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Two incarcerated students wearing masks look at a laptop with classmates talking behind them.

Students from Brave Behind Bars, an introductory computer science program for incarcerated people, talk about their projects during graduation at the D.C. Central Detention Facility in Washington, D.C., on Sept. 8, 2022.

Carolyn Van Houten/The Washington Post/Getty Images

A decision by Congress to restore Pell Grants to incarcerated students took effect last summer, a win for students and their advocates after imprisoned people attending college were barred from the federal financial aid for almost three decades.

A year later, colleges and corrections agencies have made significant strides toward launching new Pell-eligible programs and expanding existing programs under new federal regulations. But current programs still have work to do to better serve incarcerated students, according to a recent report by the Vera Institute of Justice, a research and policy organization focused on criminal justice issues.

The report offers a “snapshot” of colleges’ progress toward creating new Pell-eligible programs and evaluates the “quality, equity and scale” of current college-in-prison programs at a time when they’re poised to grow. It finds that many programs meet important quality benchmarks, such as employing qualified professors, but fall short on other key measures—including some required by new federal regulations—like access to academic advising.

“This is, to our knowledge, really the first report of its kind,” said Ruth Delaney, director of Vera’s Unlocking Potential initiative, which supports the development of college-in-prison programs. “There’s almost no national data on college in prison” and “even less research attempting to measure performance of those programs.”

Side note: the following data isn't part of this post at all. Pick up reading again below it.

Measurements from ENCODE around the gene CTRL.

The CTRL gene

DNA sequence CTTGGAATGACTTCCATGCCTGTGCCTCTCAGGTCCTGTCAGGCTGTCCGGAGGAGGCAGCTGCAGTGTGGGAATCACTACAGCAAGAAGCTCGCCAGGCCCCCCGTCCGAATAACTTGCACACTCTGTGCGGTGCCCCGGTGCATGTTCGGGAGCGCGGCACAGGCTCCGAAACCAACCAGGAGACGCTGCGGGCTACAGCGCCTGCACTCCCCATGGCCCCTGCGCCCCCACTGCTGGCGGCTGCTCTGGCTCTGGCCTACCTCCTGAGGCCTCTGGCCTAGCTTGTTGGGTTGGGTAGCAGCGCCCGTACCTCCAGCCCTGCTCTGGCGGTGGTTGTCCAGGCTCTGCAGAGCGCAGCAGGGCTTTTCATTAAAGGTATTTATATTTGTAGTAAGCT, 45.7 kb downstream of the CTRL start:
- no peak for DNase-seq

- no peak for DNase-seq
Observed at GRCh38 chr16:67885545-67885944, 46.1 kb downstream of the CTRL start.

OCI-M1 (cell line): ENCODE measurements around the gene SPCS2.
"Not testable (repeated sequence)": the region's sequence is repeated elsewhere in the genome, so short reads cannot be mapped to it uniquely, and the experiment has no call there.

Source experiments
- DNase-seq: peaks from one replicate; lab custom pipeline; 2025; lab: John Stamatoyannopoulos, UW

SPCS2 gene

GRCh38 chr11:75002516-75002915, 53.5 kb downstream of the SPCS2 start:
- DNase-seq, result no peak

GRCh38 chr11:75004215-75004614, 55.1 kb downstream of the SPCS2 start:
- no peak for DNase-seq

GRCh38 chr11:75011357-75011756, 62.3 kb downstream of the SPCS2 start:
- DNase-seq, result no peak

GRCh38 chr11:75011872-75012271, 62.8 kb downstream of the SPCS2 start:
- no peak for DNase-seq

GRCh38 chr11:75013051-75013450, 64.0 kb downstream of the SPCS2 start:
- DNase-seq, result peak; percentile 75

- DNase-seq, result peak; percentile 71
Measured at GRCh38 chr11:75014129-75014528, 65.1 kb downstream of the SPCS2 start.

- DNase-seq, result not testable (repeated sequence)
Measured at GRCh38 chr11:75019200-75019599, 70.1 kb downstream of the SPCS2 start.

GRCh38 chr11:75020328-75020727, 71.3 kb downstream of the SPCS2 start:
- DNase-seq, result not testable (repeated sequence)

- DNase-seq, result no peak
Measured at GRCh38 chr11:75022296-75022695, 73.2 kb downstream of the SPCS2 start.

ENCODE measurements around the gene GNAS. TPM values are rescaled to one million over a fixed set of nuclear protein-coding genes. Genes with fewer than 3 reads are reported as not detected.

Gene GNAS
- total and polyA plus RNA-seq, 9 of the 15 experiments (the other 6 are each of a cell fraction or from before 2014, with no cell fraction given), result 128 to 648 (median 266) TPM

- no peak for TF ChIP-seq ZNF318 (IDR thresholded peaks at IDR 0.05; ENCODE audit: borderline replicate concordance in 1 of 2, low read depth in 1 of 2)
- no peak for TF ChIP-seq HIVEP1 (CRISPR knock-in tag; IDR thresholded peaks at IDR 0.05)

The report is based on surveys conducted at corrections agencies and 140 higher ed institutions operating academic programs in 47 state, territory and federal Bureau of Prisons facilities, collected between November 2023 and March 2024. In total, 153 colleges and universities offered programs during that period under Second Chance Pell, a pilot program launched in 2015 to allow incarcerated students to access Pell Grants in select programs. The report scored each jurisdiction, or system of prisons, as “adequate,” “inadequate” or “developing” on 15 different metrics, including how easily credits transfer between higher ed institutions and the availability of library and research resources.

“We’re trying to establish a floor” for what it means to be a quality program in prison, said Delaney. “What we really want to be thinking about in the future is what the ceiling could be.” Programs should be “really worth the investment of incarcerated students’ limited Pell funds.”

Progress Toward Pell Eligibility

New proposals for Pell-eligible programs are currently making their way through a multilevel approval process. Under recent federal regulations for Pell eligibility, college-in-prison programs have to be approved by state corrections agencies, the federal Bureau of Prisons or a sheriff, as well as an accreditor and the U.S. Department of Education.

The report notes that all states, Puerto Rico and the Bureau of Prisons have now set up processes to review Pell-eligible program proposals, which wasn’t the case a year ago. At least 50 colleges new to such programs have received approval from corrections agencies this year, Delaney noted. So far, only one new program has been reviewed and received final approval from the Department of Education, a communications bachelor’s degree program through California State Polytechnic University, Humboldt, at Pelican Bay State Prison.

Delaney said that while such bureaucratic processes move slowly, the numbers are encouraging and show “a lot of enthusiasm” among colleges and corrections agencies to expand academic offerings in prisons at a time when “there’s still so much interest among students and unmet need.”

The report emphasizes that at least 45,000 incarcerated students have enrolled in college through Second Chance Pell, and those students earned upward of 18,000 credentials. Yet they make up only a fraction of the estimated 750,000 people in prison eligible to enroll, according to the report. And the majority of those people, about 70 percent, indicate in surveys that they’re interested in pursuing higher education. Prison populations are also disproportionately people of color; about 32 percent of prisoners are Black and 23 percent are Latino or Hispanic, even though less than 14 percent of the U.S. population is Black and only 19 percent is Latino or Hispanic, the report noted.